2921 N. 1st Avenue
Tucson, AZ 85719

Voice: 520-623-3861

Facsimile: 520-624-0326
Web: www.cstoneindustries.com

Mon – Fri: 7:00 am – 5:00 pm
Sat: 8 am – 2 pm
Sun: Closed

The Proprietors
my best boy


The 'C' of C Stone Industries
cynthia

Cynthia Dunbar

Cynthia's business credentials are resultant from being born into the flagstone industry. Cynthia’s grandfather, Bob Dunbar of Dunbar Stone Company, was one of the first to quarry flagstone in Northern Arizona after World War II, putting Ash Fork on the map as a center of the flagstone industry. Cynthia’s father still operates Dunbar Stone Company today. Being immersed in the family stone business most of her adult life, culminating in managing the family’s retail stone yard in Tucson, has provided Cynthia with experiences and lessons she applies to her own business.

When naming her business, C Stone Industries, Cynthia used her first initial ‘C’ and Stone’s name. Now would be the time to introduce Haus von Stone Zauberberg, or simply Stone as he is called. A pure breed Rottweiler that literally broke into her family’s Tucson stone yard and adopted her. Stone’s journey to Cynthia is amazing, and a story in itself (see Haus von Stone Zauberberg’s bio).

Combined with a lifelong exposure to the flagstone industry, the experience of real property ownership, and the challenges of running a successful business, Cynthia offers her customers a unique shopping experience and stand-apart customer service.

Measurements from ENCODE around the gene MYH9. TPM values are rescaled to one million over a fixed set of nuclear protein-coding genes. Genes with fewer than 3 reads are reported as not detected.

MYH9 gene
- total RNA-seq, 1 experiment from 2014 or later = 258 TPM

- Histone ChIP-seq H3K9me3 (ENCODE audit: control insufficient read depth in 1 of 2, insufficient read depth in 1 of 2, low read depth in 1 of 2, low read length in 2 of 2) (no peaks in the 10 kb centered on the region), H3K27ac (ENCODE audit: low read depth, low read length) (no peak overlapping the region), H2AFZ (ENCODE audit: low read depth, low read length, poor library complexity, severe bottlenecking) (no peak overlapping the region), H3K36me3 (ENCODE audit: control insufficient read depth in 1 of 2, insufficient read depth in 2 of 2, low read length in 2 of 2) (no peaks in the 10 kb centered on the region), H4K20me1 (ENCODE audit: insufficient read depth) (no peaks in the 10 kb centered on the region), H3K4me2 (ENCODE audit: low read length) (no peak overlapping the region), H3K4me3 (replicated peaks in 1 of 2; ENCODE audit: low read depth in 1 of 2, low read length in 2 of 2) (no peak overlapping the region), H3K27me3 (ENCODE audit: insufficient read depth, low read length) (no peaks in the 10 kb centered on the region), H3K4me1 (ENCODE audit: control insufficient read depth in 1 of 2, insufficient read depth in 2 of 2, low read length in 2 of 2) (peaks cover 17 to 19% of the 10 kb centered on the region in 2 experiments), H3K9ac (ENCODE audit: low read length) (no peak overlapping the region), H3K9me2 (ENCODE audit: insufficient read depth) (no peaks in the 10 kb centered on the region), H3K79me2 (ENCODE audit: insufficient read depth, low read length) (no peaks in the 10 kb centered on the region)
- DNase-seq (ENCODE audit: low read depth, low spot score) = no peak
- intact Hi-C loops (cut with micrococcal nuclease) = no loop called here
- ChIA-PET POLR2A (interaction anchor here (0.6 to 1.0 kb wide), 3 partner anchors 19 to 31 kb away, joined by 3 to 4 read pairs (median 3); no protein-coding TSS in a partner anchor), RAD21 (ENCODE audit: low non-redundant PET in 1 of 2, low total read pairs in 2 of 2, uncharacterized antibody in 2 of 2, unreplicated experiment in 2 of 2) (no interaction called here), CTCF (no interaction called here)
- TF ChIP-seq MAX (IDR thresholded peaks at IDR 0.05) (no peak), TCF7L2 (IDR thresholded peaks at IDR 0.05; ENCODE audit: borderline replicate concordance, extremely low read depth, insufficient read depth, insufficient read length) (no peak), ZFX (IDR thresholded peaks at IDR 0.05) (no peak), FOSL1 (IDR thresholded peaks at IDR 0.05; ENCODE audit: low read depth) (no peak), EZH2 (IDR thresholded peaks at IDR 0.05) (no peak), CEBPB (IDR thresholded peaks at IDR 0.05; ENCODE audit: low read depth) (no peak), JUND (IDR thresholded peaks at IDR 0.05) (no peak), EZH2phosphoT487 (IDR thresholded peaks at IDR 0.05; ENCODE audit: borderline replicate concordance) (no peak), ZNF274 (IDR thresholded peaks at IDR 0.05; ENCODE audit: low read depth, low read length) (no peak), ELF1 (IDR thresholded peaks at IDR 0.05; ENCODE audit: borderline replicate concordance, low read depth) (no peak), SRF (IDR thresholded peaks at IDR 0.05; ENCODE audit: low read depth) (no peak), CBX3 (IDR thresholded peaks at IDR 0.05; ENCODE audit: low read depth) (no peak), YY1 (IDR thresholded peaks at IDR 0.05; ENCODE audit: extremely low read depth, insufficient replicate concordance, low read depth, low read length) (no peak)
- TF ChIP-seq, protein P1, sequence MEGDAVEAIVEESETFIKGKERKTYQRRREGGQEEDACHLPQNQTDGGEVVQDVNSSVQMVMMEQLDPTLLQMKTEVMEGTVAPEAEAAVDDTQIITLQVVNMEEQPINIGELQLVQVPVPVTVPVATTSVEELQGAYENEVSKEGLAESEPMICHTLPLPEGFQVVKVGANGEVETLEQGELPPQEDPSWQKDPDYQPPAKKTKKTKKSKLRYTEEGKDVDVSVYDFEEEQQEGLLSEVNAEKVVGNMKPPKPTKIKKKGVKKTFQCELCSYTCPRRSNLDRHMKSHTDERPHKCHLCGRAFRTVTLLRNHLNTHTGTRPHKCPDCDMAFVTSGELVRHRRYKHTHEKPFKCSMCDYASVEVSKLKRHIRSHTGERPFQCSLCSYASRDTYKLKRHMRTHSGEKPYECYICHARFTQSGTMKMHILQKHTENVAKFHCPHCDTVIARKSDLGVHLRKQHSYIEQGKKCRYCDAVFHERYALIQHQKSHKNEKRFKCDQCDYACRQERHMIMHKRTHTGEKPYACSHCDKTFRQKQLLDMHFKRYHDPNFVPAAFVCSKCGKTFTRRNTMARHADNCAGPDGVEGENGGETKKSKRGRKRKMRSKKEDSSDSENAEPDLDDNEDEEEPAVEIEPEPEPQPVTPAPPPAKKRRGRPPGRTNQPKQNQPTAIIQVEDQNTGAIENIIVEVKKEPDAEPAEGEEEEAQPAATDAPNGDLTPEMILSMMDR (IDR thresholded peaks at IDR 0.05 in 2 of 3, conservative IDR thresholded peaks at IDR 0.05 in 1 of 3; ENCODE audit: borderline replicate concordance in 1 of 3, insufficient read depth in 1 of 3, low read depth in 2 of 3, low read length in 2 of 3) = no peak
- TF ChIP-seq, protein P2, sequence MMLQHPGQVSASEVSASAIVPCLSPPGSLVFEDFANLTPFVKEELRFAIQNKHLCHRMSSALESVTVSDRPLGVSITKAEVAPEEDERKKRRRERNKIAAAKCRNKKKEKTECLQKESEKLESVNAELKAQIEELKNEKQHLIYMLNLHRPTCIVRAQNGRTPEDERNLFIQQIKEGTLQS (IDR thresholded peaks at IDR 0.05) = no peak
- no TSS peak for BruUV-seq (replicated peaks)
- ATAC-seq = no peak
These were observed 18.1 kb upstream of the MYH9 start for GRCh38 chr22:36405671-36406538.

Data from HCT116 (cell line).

One advantage for Cynthia of business ownership is the ability to expand her contributions to the care of animals. Cynthia is particularly proud of the contributions she makes towards the welfare of “puppy dogs”. Soon after opening her business she acquired a donation bank from the Humane Society of Southern Arizona. To encourage customers to make contributions, Cynthia made available three crates of stone for customers in need of small quantity or scrap stone, asking only that customers contribute to her Humane Society of Southern Arizona’s donation bank. The fruits of her generosity result in the donation box being stuffed with $5, 10, and 20’s. Her collections are always one of the top donation bank collections year after year. The donation bank revenue is in addition to her other cash and goods contribution to the Humane Society.

Cynthia’s interest and concern for animals goes beyond “puppy dogs”. Growing up in the Prescott area she had a dog, horses, cats, a cottontail and jackrabbit, even a raccoon. Try taking a raccoon to school for show-and-tell today! She did. While driving a few years ago, Cynthia stopped and pulled to the shoulder a young coyote that had been hit and killed in the road. She didn’t want it repeatedly hit by the traffic. To this day when she sees a coyote crossing a road she scolds it to be cautious so it won’t wind up with the same misfortune as “Little Miss Road Rash”. There’s nothing that lights up Cynthia’s eyes more than greeting a “puppy dog”, or any animal for that matter.

The 'Stone' of C Stone Industries
stone

Haus von Stone Zauberberg                                                                                                                                                                 August 9, 1998 – February 13, 2010